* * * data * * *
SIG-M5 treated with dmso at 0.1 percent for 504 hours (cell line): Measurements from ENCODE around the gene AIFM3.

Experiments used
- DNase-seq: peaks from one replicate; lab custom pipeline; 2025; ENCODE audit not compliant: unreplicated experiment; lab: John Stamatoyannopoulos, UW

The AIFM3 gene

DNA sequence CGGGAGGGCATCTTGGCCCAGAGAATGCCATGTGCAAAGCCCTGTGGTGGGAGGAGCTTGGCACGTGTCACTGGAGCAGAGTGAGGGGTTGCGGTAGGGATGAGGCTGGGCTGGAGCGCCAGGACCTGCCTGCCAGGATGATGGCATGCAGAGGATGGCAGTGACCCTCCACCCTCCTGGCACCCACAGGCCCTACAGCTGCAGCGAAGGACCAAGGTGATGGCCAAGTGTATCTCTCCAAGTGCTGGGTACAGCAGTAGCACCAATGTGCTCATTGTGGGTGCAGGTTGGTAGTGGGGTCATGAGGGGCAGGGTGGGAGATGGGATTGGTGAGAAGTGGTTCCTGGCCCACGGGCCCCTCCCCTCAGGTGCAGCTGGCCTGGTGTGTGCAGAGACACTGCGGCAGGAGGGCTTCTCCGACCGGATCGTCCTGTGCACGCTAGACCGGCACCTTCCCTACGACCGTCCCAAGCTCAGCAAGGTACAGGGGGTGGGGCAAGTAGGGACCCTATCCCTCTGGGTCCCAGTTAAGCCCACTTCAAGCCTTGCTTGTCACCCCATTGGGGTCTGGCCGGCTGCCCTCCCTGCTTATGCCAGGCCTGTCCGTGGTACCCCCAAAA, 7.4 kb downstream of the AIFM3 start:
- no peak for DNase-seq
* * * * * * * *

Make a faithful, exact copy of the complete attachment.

SIG-M5 treated with dmso at 0.1 percent for 504 hours (cell line): Measurements from ENCODE around the gene AIFM3.

Experiments used
- DNase-seq: peaks from one replicate; lab custom pipeline; 2025; ENCODE audit not compliant: unreplicated experiment; lab: John Stamatoyannopoulos, UW

The AIFM3 gene

DNA sequence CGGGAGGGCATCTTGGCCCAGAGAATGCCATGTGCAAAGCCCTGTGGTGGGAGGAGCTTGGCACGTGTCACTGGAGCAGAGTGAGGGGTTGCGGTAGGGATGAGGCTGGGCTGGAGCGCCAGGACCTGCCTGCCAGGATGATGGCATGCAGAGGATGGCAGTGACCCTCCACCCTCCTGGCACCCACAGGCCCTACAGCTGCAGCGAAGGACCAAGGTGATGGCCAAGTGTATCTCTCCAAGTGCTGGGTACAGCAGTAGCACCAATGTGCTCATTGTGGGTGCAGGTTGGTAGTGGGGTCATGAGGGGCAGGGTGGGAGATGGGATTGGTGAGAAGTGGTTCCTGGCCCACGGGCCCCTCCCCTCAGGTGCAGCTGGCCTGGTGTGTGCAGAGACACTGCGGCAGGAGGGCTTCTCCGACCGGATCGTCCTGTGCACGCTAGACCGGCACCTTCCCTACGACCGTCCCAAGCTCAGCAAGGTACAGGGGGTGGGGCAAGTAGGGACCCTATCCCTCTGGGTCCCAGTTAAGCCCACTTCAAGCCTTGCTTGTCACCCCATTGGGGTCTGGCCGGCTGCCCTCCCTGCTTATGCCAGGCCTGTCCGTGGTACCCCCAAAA, 7.4 kb downstream of the AIFM3 start:
- no peak for DNase-seq